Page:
Country: Japan |  Episodes: 10 | My rating: 8/10

This was effectively an office drama, with a focus on the female lead Takemura Ririko (Yoshitaka Yuriko)’s growth. In this case, primarily her professional growth, her development as an increasingly competent and committed prosecutor. Romance is present only as almost subliminal hints of future possibilities that are never developed. If, like me, you find the current trend in dramas of painting female characters as intrinsically incompetent and needing rescue either emotionally or professionally (or both) by the superior male lead to be toxic and offensive, then this sweet story of a rookie finding her feet might be just the palate cleanser you need.

Country: Japan |  Episodes: 8 | My rating: 8/10

Another female-centric law enforcement office drama from Japan. One of the great things about this drama is that it doesn’t shy away from the sexism and misogyny ingrained in Japanese work culture. J dramas may well feature competent, independent, and powerful female leads more often than is common in C dramas or K dramas, but Japan is a society where only relatively recently have women been able to vigorously protest being forced to wear high heels and contact lenses as a condition of employment. This drama tackles that mindset. The lead ends Yashiro Tomo (Haru) up in her role quite specifically as punishment from male bosses for her refusal to fit in with their sexist stereotypes. The drama is not all about gender politics, but it is an important part of the drama and adds a sense of reality and depth to the interaction of the “office” crew as they learn to work with each other. I’m really looking forward to checking out season two.

Country: Taiwan |  Episodes: 26 | My rating: 8.5/10

This is easily the best Taiwanese drama I’ve seen in years. It was only released in 2021, so its low viewer numbers are understandable. However, all the characters are so nuanced, there is an almost complete absence of the usual 2D drama cliché characters, and it is really an ensemble drama. I started this drama primarily on the strength of it featuring (Ivy) Chen Yi Han and (Roy) Qiu Ze, both of whom I have liked in several dramas in the past. The big surprise for me, and the reason I stuck it out when it wobbled a bit for 6 to 8 episodes, was the performance of Jian Man Shu. Her delivery of a really fascinating character was the highlight of the drama for me. When her character was introduced, I rolled my eyes and thought, “oh no, here we go”, but the character turned out to have much more depth, and Ms Jian’s performance did that depth justice. After several years of extremely mediocre TW dramas, this restored my faith. It may do the same for you.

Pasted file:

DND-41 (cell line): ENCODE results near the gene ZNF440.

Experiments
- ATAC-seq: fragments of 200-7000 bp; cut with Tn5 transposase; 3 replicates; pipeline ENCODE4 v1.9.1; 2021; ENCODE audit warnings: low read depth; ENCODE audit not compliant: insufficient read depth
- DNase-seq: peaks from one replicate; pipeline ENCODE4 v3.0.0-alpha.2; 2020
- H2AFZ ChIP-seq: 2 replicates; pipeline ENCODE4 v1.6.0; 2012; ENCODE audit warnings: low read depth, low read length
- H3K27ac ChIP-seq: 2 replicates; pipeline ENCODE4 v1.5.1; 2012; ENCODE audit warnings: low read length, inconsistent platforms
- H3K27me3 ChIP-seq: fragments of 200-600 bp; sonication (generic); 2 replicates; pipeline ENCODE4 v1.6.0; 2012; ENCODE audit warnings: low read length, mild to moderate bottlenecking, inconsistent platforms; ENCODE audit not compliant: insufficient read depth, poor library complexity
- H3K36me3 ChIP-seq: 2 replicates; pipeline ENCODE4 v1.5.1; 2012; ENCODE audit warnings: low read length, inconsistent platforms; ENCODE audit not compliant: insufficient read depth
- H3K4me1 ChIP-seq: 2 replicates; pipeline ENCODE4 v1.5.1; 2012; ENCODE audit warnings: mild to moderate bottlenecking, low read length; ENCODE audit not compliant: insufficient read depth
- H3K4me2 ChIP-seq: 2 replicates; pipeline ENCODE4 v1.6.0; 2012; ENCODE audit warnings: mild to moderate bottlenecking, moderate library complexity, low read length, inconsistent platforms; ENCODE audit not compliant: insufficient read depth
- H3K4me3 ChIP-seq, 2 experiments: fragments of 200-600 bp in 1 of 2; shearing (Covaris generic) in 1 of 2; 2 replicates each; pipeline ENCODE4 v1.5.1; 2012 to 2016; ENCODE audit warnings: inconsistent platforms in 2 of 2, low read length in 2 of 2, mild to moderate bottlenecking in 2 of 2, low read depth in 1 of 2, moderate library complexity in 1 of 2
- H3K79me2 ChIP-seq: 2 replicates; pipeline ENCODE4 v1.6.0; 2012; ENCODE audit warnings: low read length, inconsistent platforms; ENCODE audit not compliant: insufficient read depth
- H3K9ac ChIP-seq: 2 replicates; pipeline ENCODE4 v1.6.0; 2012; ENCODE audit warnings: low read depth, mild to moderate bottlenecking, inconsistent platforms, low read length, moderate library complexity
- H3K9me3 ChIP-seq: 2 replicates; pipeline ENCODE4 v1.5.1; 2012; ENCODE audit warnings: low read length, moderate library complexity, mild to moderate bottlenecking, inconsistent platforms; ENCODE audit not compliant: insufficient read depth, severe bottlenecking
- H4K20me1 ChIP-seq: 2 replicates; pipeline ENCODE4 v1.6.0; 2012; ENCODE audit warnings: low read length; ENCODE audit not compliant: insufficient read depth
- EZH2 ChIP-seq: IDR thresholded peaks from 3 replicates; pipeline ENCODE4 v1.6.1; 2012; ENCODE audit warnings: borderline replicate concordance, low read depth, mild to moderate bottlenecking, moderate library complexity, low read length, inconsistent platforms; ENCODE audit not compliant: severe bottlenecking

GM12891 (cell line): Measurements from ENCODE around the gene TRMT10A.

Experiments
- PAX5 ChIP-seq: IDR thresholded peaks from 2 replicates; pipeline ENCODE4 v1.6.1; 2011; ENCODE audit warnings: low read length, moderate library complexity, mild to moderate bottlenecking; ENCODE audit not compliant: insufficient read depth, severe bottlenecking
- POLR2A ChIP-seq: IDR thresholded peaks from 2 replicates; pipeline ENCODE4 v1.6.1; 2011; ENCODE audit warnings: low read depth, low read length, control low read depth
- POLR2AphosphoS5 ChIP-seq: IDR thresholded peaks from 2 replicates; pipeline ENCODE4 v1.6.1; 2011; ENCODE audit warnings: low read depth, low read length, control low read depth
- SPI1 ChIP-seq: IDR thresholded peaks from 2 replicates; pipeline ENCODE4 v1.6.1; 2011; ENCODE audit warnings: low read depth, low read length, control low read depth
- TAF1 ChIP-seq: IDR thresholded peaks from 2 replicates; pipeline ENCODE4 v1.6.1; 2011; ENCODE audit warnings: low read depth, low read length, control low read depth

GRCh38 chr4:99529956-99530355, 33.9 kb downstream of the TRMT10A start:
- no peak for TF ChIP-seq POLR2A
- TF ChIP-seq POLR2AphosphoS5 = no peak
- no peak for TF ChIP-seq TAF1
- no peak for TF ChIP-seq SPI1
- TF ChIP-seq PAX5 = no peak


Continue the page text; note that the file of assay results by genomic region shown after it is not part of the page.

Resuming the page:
And now we have reached the end of this brief journey down eight less travelled drama roads. Perhaps one or more of these dramas will resonate with you as they did with me. Or perhaps not. Dramas are entertainment, and what entertains us comes down to personal taste and personal choice, so it’s quite possible that none of these sounds appealing to you.

However, I do hope that you will investigate them to find out for yourself. I also hope that the fact that these 8 dramas averaged 8.5/10 for me can serve as a reminder that wandering down the roads less travelled can turn up hidden treasures. Taking a chance on dramas that fewer people have seen may give you that distinctive drama fan feeling of “why haven’t more people watched this?” Let your entertainment choices be YOUR entertainment choices, whether similar choices are made by millions or (as above) by only hundreds. Wherever your journeys down the lanes and alleys far from the drama megahit freeways take you, may the experience be both pleasant and enriching.

Once again, profound thanks to Cho Na for priceless assistance in polishing and presenting this article.


Acknowledgement and creditsThank you to the editors who edited this article. We do not own any of the images; credits go to their respective owners: Harold Davis (feature image); zmeel/Getty Images/iStockphoto (first image); other images are from official drama posters and stills. Visual design by Cho Na.


Edited by: devitto (1st editor), YW (2nd editor)